HC notice to SAIMS on admissions
INDORE BENCH of Madhya Pradesh High Court has ordered issuance of notice to Shri Aurobindo Institute of Medical Sciences (SAIMS) in response to a petition that has sought quashing of admissions done in all private colleges for MBBS and BDS in the State for 2006-07, as they wee a violation of Supreme Court directives and provisions applicable to DMAT 2006.india Updated: Nov 05, 2006 19:11 IST
INDORE BENCH of Madhya Pradesh High Court has ordered issuance of notice to Shri Aurobindo Institute of Medical Sciences (SAIMS) in response to a petition that has sought quashing of admissions done in all private colleges for MBBS and BDS in the State for 2006-07, as they wee a violation of Supreme Court directives and provisions applicable to DMAT 2006.
The order issued by Justice N K Mody on Wednesday has directed issuance of notice to respondent-college returnable within three weeks.
However, one of the petitioners, S P Anand, moved an application on Thursday seeking issuance of notices to State of MP, Association of Private Dental & Medical Colleges (Bhopal), Judges’ Committee (Bhopal) and the Medical College Director, stating that justice was not possible without making them parties in the case.
He also sought issuance of notice to Chief Minister and Head of the Council Ministers in view of remarks made by Assembly Speaker Ishwardas Rohani, a Constitutional authority, that he had clinching evidence that students were being asked to pay Rs 10 lakh each for granting admission in private medical colleges.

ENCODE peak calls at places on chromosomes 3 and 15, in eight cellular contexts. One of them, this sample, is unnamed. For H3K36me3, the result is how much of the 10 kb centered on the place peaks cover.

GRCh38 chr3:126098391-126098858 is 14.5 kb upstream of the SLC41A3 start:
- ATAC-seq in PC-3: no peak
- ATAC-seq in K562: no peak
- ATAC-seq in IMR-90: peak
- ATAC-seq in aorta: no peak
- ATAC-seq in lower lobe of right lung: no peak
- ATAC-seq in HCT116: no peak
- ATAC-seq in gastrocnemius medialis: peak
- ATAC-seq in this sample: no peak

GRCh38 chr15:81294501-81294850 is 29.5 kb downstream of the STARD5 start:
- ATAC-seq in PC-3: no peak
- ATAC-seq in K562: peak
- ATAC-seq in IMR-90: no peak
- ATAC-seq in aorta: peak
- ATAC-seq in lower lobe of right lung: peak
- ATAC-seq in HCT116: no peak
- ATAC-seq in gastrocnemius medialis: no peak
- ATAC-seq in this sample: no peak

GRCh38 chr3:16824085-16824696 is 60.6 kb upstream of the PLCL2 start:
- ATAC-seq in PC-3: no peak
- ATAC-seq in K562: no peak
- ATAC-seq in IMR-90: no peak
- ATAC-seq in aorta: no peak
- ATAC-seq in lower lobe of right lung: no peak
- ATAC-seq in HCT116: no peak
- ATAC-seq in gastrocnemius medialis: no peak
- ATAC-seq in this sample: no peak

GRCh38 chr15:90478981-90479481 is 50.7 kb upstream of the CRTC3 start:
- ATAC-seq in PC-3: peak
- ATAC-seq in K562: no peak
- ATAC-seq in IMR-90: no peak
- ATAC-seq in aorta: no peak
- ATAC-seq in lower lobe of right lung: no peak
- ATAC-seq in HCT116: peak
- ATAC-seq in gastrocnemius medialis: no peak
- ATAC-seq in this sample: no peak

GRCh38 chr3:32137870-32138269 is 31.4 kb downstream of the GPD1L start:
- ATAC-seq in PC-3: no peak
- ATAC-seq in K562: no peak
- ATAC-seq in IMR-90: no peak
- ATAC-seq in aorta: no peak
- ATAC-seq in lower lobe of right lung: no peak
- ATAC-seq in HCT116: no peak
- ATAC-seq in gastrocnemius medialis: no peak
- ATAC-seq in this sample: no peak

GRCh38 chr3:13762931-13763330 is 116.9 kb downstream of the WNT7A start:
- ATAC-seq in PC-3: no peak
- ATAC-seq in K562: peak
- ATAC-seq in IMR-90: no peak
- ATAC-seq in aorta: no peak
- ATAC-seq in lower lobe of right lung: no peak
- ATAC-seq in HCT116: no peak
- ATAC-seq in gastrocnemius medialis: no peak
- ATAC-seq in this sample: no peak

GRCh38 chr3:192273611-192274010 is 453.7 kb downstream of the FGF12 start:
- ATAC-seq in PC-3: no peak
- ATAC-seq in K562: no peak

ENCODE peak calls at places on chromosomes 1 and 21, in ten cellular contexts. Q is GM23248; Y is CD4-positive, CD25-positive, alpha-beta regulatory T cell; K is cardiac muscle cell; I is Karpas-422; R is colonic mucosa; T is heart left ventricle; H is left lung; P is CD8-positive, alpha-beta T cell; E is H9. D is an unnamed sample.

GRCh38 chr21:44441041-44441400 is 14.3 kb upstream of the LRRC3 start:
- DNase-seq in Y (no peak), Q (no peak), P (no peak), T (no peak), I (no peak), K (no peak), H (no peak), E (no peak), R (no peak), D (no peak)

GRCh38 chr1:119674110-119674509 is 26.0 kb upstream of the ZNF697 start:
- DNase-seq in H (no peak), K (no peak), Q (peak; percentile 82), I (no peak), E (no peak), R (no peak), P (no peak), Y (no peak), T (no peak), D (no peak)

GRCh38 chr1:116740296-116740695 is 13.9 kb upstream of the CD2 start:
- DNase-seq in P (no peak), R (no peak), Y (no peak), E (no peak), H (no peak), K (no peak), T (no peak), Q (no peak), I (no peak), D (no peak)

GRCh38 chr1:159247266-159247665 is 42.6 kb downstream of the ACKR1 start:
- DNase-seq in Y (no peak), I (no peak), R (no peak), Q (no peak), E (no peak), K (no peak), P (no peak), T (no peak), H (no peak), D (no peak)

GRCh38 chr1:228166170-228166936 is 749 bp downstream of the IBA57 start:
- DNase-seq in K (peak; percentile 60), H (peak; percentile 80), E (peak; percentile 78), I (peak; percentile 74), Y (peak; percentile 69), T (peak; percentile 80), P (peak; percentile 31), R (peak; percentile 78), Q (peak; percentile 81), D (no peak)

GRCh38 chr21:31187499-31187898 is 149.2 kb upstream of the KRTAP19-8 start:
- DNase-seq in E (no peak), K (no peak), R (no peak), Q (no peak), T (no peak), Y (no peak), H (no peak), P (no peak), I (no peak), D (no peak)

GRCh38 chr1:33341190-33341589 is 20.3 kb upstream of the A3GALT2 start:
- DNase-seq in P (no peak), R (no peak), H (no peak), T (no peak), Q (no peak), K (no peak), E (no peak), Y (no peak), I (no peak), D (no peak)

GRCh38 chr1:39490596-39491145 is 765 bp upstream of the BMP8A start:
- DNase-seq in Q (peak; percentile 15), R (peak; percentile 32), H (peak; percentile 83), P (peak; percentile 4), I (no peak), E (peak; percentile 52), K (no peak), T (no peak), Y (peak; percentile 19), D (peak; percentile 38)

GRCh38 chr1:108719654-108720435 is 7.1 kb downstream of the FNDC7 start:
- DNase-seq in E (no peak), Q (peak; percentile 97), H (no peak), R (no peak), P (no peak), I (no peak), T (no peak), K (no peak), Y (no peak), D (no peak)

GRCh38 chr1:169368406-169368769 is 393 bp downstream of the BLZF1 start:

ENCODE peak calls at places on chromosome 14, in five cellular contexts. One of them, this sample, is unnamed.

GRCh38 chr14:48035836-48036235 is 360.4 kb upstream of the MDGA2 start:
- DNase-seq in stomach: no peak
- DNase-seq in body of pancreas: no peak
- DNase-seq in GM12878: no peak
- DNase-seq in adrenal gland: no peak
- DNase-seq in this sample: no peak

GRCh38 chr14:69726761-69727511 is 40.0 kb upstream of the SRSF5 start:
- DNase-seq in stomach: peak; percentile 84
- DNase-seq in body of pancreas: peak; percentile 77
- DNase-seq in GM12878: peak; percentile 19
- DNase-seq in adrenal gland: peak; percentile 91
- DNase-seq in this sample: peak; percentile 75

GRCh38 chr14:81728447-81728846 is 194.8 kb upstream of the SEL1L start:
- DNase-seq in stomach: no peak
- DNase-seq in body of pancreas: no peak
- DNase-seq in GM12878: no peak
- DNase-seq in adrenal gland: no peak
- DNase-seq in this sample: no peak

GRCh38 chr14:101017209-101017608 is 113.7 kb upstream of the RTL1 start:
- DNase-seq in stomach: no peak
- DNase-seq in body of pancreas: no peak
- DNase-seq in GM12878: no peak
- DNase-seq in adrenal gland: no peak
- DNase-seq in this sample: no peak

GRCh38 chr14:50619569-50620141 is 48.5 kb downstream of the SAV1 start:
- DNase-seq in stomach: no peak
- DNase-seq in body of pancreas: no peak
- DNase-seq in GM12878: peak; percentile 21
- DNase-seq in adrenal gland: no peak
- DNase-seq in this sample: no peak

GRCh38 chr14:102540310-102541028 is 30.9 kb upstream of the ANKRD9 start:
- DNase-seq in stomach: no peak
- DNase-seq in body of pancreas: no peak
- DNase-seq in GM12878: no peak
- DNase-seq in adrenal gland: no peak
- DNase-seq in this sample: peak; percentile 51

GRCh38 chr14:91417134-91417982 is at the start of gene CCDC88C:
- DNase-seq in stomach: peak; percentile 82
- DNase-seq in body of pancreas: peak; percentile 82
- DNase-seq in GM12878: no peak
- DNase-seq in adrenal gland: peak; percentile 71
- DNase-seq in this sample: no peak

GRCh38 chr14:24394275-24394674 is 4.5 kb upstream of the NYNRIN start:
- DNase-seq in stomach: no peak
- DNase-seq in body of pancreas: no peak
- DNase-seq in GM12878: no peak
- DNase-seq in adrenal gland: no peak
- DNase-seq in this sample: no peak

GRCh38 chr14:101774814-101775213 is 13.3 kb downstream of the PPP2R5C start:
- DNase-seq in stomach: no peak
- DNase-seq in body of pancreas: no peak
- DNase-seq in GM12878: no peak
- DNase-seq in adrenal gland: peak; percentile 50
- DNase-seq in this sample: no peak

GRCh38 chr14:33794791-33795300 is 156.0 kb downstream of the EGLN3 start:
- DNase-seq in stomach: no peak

In the writ, petitioner’s grandchildren Sanchita and Sahil Anand, through their counsel D M Shah, have drawn attention towards advertisements that appeared in two Hindi dailies on September 27, 2006.
They said that advertisement published by Association of Private Colleges in Raj Express and another published by Aurobindo institute in Naiduniya make it clear that first allotment of admission was done through computerised method.
This implied that no centralised counselling was provided to grant them admission in course of their choice according to the ranks they obtained in DMAT exams. This is contrary to Apex Court’s directions of having centralised counselling (where students are called at a common place with merits displayed), which ensures a transparent and non-exploitative admission procedure.
The petitioners urged that no one has the authority to modify or change the admission process, as the Supreme Court directives were binding on all.
Plaintiffs argued that there was no need for inviting fresh application from 5,000 students to fill up 594 seats (as advertised) and that too by giving them a short notice to pay fee on September 28 (a day after the advertisement) while the applications were required to be submitted on same day of advertisement publication.
“This denied candidates a fair, just and reasonable opportunity to file applications and get admission based on merits,” the petitioners said.